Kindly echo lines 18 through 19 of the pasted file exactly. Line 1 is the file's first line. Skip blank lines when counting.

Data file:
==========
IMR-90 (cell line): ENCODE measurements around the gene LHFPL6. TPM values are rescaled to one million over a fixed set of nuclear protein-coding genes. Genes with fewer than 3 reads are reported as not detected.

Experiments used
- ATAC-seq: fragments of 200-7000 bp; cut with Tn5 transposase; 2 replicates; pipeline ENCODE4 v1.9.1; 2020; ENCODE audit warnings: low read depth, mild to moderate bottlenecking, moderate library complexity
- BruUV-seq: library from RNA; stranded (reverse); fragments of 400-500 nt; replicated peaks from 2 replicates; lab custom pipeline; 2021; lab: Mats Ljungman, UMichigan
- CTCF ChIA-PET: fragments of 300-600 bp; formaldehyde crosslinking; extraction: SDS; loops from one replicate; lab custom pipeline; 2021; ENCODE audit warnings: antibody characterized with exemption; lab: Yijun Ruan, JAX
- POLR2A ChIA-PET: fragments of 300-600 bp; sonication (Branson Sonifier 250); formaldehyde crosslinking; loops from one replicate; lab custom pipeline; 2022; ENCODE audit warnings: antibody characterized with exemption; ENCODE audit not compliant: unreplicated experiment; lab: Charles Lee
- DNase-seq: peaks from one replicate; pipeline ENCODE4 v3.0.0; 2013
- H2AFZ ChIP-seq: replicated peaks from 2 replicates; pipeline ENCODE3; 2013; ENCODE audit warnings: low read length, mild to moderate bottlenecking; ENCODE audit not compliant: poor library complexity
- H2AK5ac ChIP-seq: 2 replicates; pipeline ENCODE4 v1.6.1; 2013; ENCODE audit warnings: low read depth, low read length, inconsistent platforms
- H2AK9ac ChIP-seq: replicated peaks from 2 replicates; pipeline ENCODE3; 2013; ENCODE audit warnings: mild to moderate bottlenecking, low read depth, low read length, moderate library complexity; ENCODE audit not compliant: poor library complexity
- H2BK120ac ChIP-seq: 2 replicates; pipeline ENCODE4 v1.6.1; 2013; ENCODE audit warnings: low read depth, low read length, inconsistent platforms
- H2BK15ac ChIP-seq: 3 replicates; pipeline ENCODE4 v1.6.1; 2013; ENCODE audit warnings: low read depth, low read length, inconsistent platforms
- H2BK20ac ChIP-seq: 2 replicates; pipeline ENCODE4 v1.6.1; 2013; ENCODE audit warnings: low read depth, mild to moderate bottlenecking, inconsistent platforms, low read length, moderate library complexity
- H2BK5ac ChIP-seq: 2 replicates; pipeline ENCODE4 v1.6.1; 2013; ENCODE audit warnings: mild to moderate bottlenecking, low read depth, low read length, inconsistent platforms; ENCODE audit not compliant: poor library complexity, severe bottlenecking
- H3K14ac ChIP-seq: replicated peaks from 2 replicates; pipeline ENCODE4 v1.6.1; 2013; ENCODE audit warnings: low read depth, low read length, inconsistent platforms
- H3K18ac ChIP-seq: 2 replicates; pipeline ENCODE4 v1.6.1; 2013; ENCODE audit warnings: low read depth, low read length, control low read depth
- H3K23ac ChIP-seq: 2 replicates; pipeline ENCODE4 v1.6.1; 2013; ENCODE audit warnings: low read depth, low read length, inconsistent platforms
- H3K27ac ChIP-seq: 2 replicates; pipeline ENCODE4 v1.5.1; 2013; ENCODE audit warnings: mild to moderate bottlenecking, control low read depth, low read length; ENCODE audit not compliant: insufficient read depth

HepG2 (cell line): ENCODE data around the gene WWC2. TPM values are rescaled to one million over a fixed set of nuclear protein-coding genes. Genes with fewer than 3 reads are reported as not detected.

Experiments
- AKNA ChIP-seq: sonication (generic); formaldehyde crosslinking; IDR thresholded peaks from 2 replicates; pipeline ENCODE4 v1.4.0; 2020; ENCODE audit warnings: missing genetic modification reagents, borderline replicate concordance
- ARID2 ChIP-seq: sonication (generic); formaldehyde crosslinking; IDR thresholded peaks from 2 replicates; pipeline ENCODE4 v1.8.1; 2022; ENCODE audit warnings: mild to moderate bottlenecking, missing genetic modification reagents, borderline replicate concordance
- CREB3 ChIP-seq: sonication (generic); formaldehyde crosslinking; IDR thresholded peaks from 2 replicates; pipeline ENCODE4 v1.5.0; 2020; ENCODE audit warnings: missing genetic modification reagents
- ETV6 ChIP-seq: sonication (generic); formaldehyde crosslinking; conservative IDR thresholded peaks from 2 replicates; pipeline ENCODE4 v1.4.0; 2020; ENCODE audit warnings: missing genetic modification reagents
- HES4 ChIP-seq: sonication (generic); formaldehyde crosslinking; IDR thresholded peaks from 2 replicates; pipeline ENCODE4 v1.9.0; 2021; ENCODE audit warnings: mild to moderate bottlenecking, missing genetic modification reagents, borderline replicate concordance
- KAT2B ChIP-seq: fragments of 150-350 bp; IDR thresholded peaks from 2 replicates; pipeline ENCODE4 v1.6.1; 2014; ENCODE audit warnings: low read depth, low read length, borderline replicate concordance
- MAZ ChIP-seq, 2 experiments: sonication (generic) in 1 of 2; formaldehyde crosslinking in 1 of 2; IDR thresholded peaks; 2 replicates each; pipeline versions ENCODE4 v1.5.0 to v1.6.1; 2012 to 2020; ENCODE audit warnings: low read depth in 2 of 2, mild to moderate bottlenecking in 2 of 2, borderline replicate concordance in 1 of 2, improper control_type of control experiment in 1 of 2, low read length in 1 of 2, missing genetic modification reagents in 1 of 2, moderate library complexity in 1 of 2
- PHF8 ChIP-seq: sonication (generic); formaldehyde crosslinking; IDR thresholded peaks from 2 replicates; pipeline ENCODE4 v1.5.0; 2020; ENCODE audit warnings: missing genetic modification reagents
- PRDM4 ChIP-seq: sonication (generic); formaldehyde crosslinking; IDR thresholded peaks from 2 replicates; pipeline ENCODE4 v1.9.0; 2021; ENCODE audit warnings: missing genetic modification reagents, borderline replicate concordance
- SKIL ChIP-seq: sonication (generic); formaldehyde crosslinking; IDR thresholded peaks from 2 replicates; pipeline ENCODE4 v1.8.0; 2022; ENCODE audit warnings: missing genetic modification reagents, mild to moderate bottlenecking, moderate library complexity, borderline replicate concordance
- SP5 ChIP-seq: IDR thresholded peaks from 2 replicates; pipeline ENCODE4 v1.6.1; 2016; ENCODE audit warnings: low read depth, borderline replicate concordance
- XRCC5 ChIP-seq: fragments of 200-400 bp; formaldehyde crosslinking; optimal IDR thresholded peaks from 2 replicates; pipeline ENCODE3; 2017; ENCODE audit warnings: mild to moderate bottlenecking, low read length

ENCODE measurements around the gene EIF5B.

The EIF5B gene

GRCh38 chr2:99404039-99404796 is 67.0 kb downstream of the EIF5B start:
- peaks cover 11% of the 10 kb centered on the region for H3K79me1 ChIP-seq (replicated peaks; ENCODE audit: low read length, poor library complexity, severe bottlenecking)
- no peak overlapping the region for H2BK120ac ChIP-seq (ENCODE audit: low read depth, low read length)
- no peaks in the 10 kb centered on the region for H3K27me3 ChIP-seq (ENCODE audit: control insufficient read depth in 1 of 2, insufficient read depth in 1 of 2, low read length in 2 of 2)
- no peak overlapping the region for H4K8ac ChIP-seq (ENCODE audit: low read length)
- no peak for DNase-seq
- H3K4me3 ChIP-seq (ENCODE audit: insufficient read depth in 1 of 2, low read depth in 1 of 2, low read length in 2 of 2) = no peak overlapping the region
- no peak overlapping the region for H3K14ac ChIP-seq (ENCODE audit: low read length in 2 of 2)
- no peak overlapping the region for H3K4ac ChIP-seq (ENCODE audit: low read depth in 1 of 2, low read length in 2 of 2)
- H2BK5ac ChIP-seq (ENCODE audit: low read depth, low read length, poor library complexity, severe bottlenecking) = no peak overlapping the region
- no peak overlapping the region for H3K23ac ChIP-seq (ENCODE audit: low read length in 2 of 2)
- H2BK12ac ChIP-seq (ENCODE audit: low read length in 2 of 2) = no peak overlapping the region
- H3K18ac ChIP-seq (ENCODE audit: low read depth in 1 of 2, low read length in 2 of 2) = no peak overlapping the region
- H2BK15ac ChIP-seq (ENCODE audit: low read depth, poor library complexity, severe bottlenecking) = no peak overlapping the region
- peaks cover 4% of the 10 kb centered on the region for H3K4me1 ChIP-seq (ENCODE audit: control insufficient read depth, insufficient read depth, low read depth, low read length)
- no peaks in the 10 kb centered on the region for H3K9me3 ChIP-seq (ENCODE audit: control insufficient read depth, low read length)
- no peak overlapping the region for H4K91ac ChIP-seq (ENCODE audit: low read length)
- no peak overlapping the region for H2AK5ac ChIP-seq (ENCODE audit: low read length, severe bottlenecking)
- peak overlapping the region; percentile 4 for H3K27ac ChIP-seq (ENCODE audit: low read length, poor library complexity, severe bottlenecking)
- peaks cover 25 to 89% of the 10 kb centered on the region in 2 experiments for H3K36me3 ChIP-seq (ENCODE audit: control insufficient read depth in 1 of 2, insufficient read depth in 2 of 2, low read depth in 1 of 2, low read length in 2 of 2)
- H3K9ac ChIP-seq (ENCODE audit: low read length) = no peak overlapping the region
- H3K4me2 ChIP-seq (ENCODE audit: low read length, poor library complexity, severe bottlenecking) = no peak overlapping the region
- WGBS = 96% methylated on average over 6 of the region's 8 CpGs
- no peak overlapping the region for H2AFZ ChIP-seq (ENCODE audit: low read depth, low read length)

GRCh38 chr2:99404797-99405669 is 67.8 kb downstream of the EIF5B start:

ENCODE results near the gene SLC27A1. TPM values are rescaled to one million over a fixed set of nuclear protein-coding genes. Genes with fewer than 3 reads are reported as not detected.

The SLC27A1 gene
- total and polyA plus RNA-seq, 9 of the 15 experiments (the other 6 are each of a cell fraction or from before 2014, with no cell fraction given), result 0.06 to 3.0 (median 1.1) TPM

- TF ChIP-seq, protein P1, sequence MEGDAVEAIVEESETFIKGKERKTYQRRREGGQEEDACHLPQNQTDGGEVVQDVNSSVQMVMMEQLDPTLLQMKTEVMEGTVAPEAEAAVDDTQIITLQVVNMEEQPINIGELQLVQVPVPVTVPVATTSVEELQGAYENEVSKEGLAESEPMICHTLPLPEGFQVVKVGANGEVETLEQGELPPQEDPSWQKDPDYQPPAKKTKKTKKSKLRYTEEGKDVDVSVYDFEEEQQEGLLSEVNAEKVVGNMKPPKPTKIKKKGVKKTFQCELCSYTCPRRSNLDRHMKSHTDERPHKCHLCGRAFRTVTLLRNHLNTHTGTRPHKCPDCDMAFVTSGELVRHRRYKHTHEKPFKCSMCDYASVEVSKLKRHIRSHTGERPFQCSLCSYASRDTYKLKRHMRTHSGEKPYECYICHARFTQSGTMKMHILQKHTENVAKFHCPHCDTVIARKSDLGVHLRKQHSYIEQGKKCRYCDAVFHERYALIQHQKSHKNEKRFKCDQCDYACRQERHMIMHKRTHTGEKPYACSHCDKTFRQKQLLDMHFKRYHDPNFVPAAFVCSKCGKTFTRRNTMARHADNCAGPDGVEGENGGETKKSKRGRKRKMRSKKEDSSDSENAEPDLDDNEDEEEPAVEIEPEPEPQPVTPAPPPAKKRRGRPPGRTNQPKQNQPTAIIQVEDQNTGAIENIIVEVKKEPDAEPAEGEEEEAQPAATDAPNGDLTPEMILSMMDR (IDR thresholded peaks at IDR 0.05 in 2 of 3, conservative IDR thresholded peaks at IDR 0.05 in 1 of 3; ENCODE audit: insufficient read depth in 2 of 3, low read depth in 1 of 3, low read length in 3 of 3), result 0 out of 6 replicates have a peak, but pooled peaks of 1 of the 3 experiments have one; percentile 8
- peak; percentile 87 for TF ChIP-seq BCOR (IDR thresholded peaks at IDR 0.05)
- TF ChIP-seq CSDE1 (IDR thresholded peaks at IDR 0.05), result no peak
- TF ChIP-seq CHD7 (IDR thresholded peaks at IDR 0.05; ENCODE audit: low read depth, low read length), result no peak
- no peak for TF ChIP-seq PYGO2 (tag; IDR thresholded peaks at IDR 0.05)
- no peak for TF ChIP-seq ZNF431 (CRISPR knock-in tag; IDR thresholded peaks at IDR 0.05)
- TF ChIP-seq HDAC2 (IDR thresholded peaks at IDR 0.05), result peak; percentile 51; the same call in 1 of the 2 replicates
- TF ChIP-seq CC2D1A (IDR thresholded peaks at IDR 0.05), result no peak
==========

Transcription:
- H3K27ac ChIP-seq: 2 replicates; pipeline ENCODE4 v1.5.1; 2013; ENCODE audit warnings: mild to moderate bottlenecking, control low read depth, low read length; ENCODE audit not compliant: insufficient read depth

HepG2 (cell line): ENCODE data around the gene WWC2. TPM values are rescaled to one million over a fixed set of nuclear protein-coding genes. Genes with fewer than 3 reads are reported as not detected.